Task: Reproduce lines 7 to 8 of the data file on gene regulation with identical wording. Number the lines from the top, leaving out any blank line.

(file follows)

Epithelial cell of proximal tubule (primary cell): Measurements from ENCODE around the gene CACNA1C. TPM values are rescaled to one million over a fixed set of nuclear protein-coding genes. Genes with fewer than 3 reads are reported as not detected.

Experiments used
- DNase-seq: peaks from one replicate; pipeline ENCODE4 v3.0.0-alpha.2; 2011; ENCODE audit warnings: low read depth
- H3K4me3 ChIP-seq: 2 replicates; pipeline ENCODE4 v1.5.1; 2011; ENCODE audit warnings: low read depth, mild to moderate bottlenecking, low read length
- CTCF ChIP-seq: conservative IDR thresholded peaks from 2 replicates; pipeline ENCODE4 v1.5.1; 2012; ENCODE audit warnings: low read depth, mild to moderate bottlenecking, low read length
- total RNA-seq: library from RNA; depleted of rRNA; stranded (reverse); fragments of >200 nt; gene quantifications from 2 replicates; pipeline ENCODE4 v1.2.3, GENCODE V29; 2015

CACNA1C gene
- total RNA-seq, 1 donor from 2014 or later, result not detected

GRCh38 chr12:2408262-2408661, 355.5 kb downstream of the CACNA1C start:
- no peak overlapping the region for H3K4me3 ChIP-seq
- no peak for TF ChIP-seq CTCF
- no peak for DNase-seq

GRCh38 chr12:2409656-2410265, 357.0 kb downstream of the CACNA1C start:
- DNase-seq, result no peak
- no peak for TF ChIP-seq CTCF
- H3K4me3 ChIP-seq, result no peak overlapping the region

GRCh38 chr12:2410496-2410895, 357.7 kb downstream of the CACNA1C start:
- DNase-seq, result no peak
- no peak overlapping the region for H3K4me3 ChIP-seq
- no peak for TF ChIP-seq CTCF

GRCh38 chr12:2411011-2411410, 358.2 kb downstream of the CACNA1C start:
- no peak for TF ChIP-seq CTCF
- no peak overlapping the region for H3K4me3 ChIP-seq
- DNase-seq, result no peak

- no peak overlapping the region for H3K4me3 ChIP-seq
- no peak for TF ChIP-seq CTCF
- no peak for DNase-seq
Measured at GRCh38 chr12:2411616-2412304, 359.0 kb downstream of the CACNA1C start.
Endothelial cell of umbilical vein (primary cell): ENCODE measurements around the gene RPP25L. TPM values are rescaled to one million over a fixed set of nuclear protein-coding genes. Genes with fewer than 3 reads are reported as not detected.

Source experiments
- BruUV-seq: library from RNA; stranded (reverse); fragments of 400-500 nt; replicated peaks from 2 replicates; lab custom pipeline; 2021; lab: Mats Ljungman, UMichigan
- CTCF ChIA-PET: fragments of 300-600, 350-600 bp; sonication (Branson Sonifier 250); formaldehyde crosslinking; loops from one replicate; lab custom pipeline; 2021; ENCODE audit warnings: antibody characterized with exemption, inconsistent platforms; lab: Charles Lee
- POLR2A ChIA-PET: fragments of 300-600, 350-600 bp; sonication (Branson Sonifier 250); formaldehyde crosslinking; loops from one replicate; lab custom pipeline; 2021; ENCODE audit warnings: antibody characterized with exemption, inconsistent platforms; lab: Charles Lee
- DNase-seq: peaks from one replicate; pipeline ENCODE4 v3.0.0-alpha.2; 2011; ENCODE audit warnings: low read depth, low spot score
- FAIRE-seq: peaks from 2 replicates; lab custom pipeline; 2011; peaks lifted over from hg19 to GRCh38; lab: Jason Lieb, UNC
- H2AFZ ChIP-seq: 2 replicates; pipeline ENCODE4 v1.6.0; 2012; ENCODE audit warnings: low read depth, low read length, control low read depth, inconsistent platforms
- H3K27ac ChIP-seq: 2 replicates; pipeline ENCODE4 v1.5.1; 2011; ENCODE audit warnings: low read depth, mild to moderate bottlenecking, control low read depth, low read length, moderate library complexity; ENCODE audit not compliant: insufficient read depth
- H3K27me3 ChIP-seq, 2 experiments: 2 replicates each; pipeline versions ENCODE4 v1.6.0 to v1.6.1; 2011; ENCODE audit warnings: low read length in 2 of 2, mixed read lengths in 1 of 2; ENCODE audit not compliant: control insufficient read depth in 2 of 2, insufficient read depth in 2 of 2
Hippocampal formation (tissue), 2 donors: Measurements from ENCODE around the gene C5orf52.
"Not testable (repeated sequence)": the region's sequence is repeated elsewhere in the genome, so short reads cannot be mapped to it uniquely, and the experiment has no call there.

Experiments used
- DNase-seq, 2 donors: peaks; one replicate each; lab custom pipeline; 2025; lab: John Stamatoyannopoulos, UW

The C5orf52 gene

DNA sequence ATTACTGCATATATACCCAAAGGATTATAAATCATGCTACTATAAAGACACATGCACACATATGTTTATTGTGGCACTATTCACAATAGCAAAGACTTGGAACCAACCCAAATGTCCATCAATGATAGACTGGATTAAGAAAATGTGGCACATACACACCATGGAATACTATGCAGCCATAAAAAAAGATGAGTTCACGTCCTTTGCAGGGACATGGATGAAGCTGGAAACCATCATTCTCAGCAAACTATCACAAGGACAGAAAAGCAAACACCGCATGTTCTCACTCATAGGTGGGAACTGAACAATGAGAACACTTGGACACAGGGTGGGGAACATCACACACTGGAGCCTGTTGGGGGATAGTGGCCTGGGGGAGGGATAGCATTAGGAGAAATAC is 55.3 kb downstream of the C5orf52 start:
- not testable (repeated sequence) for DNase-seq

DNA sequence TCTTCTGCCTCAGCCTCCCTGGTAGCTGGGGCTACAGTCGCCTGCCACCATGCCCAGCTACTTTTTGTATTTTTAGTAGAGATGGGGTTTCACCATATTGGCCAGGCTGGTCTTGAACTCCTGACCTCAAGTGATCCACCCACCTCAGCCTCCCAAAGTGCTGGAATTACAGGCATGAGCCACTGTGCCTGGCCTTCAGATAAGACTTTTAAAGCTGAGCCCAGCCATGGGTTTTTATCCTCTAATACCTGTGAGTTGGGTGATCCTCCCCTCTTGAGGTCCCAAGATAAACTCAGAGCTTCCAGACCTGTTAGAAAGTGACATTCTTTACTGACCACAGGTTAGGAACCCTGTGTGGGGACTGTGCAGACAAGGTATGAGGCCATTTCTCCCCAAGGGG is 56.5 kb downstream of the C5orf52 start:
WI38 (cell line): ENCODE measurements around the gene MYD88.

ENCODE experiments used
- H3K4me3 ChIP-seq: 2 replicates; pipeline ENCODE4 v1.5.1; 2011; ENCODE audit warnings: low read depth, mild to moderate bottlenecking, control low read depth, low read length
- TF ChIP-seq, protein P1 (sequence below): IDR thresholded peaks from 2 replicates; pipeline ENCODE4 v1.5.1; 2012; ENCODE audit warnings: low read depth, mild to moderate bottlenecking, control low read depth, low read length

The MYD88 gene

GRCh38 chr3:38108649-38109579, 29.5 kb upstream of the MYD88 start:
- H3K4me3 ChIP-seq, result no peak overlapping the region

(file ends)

CACNA1C gene
- total RNA-seq, 1 donor from 2014 or later, result not detected